Household size% of those reporting food insecurity
1 person in the household11.0%
2 people in the household22.4%
3 people in the household19.8%
4 people in the household15.0%
5 people in the household12.2%
6 people in the household8.9%
7 or more people in the household10.8%
Presence of children younger than 18% of those reporting food insecurity
Children in household44.2%
No children55.8%
Household income% of those reporting food insecurity
Less than $25,00031.5%
$25,000 to $34,99914.6%
$35,000 to $49,99915.5%
$50,000 to $74,99914.0%
$75,000 to $99,9995.1%
$100,000 to $149,9993.8%
$150,000 to $199,9990.9%
$200,000 and above1.4%
Didn’t report13.3%

Source: LendingTree analysis of U.S. Census Bureau Household Pulse Survey, conducted April 2 to 29, 2024. Note: Totals may not equal 100% due to rounding.

What’s to blame for food insecurity? Across food insecure respondents, 89.8% say they couldn’t afford to buy food — the top reason. This comes as food spending has risen significantly. Between 2021 and 2022 alone, U.S. household food spending jumped 28.0%, according to a LendingTree study, rising from an average of $318.69 a week to $407.78.

Meanwhile, 10.8% of food insecure respondents say they couldn’t get to the store due to a lack of mobility, health or transportation. (More on this at the state level soon.)

Residents in Southern states are the most likely to report food insecurity. Texas leads, with 15.2% of residents reporting sometimes or often not having enough food to eat in the previous week. Tennessee (14.3%) and Louisiana (13.7%) round out the top three.

Why do these states rank highest? Income and poverty likely play the biggest role here. In Texas, the median household income is $73,035. While that’s not particularly low, 14.0% of residents are in poverty. Across the U.S., the median household income is $75,149, while 11.5% are in poverty. Meanwhile:

  • In Tennessee, the median household income is $64,035 and 13.3% of residents are in poverty.
  • In Louisiana, the median household income is $57,852 and 18.6% of residents are in poverty.

States where people report not having enough food in the previous week the most

RankStateSometimes not enough to eatOften not enough to eatTotal
N/AU.S.8.0%2.8%10.8%
1Texas11.0%4.2%15.2%
2Tennessee9.9%4.4%14.3%
3Louisiana10.6%3.1%13.7%

Source: LendingTree analysis of U.S. Census Bureau Household Pulse Survey, conducted April 2 to 29, 2024.

On the other hand, Hawaii has the lowest rate of food insecurity, with just 5.3% of residents reporting not having enough to eat, followed by North Dakota (6.4%) and Minnesota (6.9%). Unlike the top-ranking states, those with lower food insecurity generally have higher median incomes and lower poverty rates. To break that down:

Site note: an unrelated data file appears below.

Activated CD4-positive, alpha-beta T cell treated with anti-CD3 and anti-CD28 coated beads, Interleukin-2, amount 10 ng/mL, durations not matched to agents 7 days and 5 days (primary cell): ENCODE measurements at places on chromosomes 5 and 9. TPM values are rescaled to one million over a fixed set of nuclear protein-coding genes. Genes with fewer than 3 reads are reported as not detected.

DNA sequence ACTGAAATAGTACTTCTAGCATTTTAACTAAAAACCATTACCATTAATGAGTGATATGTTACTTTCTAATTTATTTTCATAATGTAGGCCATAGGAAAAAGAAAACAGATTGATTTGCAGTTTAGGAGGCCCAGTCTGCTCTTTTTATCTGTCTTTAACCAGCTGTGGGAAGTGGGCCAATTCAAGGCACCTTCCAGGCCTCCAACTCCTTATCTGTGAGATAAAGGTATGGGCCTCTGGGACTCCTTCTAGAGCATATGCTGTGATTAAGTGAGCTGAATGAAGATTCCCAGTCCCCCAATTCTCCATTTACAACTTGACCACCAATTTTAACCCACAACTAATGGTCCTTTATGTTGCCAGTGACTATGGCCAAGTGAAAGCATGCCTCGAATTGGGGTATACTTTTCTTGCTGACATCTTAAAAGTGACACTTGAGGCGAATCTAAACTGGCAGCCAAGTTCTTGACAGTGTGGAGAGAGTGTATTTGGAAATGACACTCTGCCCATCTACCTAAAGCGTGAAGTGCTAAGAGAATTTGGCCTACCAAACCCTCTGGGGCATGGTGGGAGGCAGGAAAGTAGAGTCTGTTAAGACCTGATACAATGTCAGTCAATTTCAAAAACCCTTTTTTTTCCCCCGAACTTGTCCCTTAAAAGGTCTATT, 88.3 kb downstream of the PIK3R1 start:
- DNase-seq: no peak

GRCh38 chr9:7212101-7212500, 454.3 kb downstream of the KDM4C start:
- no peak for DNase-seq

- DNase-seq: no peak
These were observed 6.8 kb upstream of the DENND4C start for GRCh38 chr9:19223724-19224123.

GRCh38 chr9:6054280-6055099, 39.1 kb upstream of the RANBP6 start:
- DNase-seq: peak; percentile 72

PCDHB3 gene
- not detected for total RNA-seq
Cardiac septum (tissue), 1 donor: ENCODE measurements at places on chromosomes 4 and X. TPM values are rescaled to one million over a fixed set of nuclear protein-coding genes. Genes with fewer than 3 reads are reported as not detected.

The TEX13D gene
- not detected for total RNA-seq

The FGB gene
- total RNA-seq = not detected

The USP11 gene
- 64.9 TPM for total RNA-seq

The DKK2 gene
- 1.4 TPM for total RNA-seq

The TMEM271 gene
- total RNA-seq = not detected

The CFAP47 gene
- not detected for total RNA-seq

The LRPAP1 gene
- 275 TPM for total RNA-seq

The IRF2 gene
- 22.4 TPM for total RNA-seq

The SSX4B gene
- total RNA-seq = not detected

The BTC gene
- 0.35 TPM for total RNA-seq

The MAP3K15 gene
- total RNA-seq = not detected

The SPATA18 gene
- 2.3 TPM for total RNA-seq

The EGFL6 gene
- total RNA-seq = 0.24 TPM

• In Hawaii, the median household income is $94,814 and 10.2% of residents are in poverty.
  • In North Dakota, the median household income is $73,959 and 11.5% of residents are in poverty.
  • In Minnesota, the median household income is $84,313 and 9.6% of residents are in poverty.

While affordability is the top reason for food scarcity in every state, residents in Wyoming (99.6%) are the most likely to cite this reason, followed by Mississippi (97.0%) and Oklahoma (96.7%). On the other hand, lack of affordability is least present in food insecure residents in the District of Columbia (69.0%), New Jersey (72.1%) and Idaho (79.5%).

Percentage of food insecure people who couldn’t afford to purchase food (top by state)

RankStateTotal
N/AU.S.89.8%
1Wyoming99.6%
2Mississippi97.0%
3Oklahoma96.7%

Source: LendingTree analysis of U.S. Census Bureau Household Pulse Survey, conducted April 2 to 29, 2024.

Lack of transportation, mobility or health limitations play a significantly higher role in some states. In Hawaii, 38.1% of food insecure residents cite this reason for their food insecurity — considerably higher than the 10.8% across the U.S. who say similarly. Food insecure residents in Minnesota (21.8%) and New Jersey (20.2%) are also more likely to cite this reason.

Percentage of food insecure people who couldn’t get to a store due to transportation, mobility or health limitations (top by state)

RankStateTotal
N/AU.S.10.8%
1Hawaii38.1%
2Minnesota21.8%
3New Jersey20.2%

Source: LendingTree analysis of U.S. Census Bureau Household Pulse Survey, conducted April 2 to 29, 2024.

Meanwhile, the inability to get to a food store was a factor for only 2.2% in Wyoming — the lowest by state — followed by Virginia (3.5%) and Idaho (both 3.5%).

Full rankings

States where people report not having enough food in the previous week the most/least

RankStateSometimes not enough to eatOften not enough to eatTotal